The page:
Lisa Kagen is an artist, a chef, a parent and an entrepreneur — and all of those identities factor heavily into the operation of her two Northside businesses: Melt Eclectic Deli and Picnic and Pantry, a market that serves healthy, sustainable groceries and prepared foods.
Kagen’s impact on Northside has extended beyond the people she feeds to the people she’s helped advise and mentor in her position as a board member for the Northside Business Association. Her businesses are succeeding because, in her words, they’re doing everything the right way: composting, recycling and using quality ingredients; but also because they’re actually operating as well-managed businesses.
“Don’t listen to your ego, listen to your business,” she explains. “Take everything into consideration but don’t get caught in your vision unless it works for the business. Ideas get you into trouble without a foundation.”
That’s a good insight into what makes Kagen tick. People might look at the “eclectic” part of her work and think that it’s free-form hippie heaven. Far from it.
“When employees come to me with an idea, I ask them, ‘What’s the execution plan?’ Every new idea is a new plan inside a business plan, so you’ve got to do the numbers.”
Her perspective is practical, especially given that she graduated with a master’s in Fine Arts. While Kagen cautions that it’s hard to be practical when you’re a creative person, her years of owning a business have earned her “… another degree; an MBA.”
“We’re making great, beautiful things, but it’s science as much as art
Kagen was a vegetarian in her teens and early twenties. She grew up in a kosher home and taught herself about food. Pregnancy and motherhood deepened her mindful approach to healthy eating, and though she’s an omnivore now, her diet remains focused on plants and products that are pesticide-free and ethically produced. She mentions Carriage House Farms in North Bend as an example of a local source, saying she wishes she could use everything that they offer.
She recognizes the role of her collaborators in Picnic and Pantry in influencing her work: John Wales, Drew Chestnut and Marie Songer. They are all self-taught, and have been working and growing together for many years. She compares them to pioneers — people who “were meant to work and create together every day.”
“I love the connection that our staff has with each other, from the dishes to the register to the kitchen. Everyone is valued and respected.”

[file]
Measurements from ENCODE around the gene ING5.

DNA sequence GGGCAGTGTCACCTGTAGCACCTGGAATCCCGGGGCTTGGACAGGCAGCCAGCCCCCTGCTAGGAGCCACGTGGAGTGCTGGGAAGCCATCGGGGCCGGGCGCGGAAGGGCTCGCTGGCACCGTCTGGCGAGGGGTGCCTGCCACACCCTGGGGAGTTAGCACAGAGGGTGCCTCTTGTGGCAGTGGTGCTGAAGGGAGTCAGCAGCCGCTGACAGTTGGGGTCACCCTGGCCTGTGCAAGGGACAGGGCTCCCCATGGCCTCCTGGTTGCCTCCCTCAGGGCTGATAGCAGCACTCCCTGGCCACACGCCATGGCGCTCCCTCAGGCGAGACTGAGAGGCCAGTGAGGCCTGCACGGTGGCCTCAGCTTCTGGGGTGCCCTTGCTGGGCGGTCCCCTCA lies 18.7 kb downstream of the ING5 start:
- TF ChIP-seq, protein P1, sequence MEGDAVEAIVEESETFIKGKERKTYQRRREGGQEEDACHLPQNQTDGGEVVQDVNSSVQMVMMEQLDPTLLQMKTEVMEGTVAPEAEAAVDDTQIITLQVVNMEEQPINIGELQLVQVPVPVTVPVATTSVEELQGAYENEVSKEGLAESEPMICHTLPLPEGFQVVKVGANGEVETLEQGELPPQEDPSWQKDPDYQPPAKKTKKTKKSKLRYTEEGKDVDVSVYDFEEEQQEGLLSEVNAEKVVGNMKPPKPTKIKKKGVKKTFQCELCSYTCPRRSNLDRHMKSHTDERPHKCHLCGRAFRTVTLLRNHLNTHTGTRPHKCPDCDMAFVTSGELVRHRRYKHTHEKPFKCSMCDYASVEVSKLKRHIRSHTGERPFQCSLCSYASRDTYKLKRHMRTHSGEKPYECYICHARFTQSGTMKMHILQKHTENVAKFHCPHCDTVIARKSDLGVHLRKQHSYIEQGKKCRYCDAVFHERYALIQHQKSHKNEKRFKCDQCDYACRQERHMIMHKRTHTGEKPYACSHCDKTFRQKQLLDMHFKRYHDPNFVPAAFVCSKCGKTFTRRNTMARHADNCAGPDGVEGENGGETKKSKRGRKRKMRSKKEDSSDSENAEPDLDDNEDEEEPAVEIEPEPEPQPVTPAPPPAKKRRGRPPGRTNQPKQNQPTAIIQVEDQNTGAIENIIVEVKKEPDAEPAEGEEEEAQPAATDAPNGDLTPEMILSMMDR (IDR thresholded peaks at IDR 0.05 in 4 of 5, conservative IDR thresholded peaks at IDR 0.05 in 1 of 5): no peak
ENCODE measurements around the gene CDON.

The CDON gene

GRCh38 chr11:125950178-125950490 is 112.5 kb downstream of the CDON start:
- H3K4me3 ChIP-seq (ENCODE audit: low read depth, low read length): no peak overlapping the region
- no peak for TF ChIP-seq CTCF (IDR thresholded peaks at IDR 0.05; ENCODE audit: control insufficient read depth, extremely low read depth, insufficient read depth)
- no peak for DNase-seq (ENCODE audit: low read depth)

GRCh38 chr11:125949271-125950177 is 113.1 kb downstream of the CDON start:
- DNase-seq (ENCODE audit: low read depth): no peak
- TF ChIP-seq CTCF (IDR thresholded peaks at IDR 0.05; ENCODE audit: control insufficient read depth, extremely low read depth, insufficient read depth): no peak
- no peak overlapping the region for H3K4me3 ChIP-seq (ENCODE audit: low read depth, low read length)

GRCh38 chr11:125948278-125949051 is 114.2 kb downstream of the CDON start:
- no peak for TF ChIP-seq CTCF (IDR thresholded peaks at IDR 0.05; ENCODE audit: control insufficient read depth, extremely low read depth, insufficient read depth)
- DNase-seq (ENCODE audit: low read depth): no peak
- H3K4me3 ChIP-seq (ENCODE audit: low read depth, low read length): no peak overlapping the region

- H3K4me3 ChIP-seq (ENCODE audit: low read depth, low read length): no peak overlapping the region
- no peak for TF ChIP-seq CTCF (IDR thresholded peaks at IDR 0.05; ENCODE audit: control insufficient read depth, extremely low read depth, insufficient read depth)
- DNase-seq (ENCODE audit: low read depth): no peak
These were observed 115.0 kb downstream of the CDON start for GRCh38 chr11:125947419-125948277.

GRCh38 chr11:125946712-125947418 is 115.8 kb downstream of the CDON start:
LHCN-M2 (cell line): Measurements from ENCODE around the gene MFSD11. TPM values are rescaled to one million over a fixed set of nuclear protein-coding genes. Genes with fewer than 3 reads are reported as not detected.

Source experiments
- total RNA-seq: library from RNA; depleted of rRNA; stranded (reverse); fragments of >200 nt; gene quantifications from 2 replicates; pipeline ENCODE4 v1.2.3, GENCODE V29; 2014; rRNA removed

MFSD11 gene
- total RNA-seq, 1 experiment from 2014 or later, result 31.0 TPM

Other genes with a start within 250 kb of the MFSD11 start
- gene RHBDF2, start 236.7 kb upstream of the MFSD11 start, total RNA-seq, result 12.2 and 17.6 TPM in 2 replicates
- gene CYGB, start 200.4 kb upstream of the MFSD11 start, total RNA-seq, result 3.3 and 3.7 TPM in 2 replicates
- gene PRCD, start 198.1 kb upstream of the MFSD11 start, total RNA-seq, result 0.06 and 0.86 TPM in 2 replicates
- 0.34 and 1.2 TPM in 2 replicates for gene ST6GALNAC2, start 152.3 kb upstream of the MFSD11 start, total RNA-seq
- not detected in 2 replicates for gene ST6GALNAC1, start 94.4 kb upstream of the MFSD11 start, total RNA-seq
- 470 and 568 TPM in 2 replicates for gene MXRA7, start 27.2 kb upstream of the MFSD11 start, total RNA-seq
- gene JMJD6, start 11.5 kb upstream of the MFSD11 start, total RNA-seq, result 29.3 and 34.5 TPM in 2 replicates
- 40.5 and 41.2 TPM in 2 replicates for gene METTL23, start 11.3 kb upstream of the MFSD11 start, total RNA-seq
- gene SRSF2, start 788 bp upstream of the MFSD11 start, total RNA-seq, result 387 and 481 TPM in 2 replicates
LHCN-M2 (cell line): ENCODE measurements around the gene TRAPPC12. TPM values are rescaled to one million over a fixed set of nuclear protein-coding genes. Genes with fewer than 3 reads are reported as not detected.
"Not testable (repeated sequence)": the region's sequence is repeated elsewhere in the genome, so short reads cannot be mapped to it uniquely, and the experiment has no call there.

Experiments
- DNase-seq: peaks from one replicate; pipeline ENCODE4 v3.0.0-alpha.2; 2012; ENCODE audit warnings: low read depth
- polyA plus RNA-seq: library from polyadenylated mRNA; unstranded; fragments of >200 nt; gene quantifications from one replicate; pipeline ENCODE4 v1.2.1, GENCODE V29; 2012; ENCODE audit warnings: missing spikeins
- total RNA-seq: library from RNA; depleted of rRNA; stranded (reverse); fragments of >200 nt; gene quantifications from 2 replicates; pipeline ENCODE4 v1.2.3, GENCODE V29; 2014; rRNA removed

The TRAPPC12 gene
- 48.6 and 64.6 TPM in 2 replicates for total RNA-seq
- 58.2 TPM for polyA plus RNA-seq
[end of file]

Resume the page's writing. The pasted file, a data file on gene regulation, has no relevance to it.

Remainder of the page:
Kagen also knows that she owes a lot to the strong women in her life, who have helped her “… see what I need to see about balancing motherhood with work, managing staff, customer service and achieving spiritual goals. I have excellent managers at both stores, and my family and friends have been supportive, even when they offer advice I do not want to hear.”
She singles out Frances Kroner, owner of pop-up restaurant Feast and chef at Picnic and Pantry.
“I started working with Frannie at a time in my life where I felt like my artistic side had pretty much been buried alive by crunching numbers, managing employees and watching our budget like the stock market. She helped remind me that I am still an artist. Although we are different in many ways, her openness, sense of wonder and willingness to explore the unusual reminds me of myself back in art school, and I am really glad she helped bring that part of me back.”
Another key inspiration in Kagen’s career was Patrick McCafferty, owner of the late, lamented Slim’s. Working with McCafferty’s hydroponic farming — which he’s now doing successfully in Cleveland — was a great learning experience for both of them.
Kagen’s customers are largely Northside families, with a weekday lunch crowd from the hospitals and universities.Weekends, there are city-wide guests and even out-of-towners in the mix. Kagen has had some pushback from people who think Melt is “not vegetarian enough” or too pricey. Both accusations hurt her.
“We aren’t strictly vegetarian. We want to feed anyone who wants food free from food colorings, trans fats, hormones, nitrites and high fructose corn syrup, with as many organic or locally grown foods as possible. I wish, too, that I could raise awareness of how much it actually costs to get that food onto plates. But it’s worth it.”
MELT (4165 Hamilton Ave., Northside, 513-681-6358, www.meltcincy.com) and PICNIC AND PANTRY (4163 Hamilton Ave., 513-681-8600, www.picnicandpantry.com) sandwich the Northside Tavern on Hamilton Avenue in Northside.